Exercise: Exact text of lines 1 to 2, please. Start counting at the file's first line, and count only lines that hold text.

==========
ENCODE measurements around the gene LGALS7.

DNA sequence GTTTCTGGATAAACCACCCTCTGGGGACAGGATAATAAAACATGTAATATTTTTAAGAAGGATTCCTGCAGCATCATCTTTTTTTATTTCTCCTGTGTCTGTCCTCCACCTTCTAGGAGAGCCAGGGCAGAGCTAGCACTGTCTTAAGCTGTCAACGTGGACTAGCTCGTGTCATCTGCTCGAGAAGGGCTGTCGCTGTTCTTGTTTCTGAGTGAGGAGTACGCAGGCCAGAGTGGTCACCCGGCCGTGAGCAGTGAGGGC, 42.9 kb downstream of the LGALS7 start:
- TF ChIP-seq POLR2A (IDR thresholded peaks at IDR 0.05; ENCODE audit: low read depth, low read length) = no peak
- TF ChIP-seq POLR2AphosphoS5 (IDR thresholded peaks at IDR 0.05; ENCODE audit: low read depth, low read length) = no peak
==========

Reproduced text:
ENCODE measurements around the gene LGALS7.

DNA sequence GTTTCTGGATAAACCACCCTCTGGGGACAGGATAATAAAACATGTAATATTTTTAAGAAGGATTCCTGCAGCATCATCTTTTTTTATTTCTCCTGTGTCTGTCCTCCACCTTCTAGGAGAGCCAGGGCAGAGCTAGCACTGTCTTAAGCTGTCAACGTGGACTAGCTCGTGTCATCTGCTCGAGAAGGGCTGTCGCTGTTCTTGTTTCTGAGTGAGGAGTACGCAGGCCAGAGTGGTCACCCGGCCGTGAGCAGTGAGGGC, 42.9 kb downstream of the LGALS7 start: